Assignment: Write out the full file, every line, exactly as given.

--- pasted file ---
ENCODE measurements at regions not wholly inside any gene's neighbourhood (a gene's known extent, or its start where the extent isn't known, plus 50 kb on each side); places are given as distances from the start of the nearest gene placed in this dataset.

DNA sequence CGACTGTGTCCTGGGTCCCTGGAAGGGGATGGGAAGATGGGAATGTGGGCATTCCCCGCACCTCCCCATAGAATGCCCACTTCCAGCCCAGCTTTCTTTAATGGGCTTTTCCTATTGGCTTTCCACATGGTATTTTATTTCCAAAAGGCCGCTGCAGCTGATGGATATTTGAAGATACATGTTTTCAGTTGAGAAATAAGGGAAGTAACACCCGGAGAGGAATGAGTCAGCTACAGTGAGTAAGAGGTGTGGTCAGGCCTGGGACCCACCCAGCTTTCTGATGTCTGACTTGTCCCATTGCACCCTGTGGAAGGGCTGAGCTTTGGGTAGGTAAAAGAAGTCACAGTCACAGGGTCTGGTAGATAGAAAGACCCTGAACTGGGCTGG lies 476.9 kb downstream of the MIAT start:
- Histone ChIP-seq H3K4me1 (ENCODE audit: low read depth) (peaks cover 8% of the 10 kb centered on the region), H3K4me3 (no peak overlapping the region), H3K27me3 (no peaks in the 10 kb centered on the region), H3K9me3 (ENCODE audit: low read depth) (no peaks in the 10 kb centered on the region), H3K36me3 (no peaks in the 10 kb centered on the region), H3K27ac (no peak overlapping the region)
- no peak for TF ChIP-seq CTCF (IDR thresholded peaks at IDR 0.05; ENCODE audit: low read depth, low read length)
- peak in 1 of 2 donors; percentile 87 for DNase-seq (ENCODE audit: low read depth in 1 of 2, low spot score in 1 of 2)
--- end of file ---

ENCODE measurements at regions not wholly inside any gene's neighbourhood (a gene's known extent, or its start where the extent isn't known, plus 50 kb on each side); places are given as distances from the start of the nearest gene placed in this dataset.

DNA sequence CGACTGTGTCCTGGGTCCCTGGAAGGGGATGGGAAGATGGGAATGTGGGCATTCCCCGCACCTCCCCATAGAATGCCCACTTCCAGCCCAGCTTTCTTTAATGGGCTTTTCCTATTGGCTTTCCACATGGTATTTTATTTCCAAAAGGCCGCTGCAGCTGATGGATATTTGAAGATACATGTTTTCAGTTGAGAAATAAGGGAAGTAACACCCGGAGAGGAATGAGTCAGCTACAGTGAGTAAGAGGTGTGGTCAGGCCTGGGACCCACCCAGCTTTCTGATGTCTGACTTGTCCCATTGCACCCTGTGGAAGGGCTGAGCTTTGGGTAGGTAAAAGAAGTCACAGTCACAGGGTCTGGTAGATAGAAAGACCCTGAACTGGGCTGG lies 476.9 kb downstream of the MIAT start:
- Histone ChIP-seq H3K4me1 (ENCODE audit: low read depth) (peaks cover 8% of the 10 kb centered on the region), H3K4me3 (no peak overlapping the region), H3K27me3 (no peaks in the 10 kb centered on the region), H3K9me3 (ENCODE audit: low read depth) (no peaks in the 10 kb centered on the region), H3K36me3 (no peaks in the 10 kb centered on the region), H3K27ac (no peak overlapping the region)
- no peak for TF ChIP-seq CTCF (IDR thresholded peaks at IDR 0.05; ENCODE audit: low read depth, low read length)
- peak in 1 of 2 donors; percentile 87 for DNase-seq (ENCODE audit: low read depth in 1 of 2, low spot score in 1 of 2)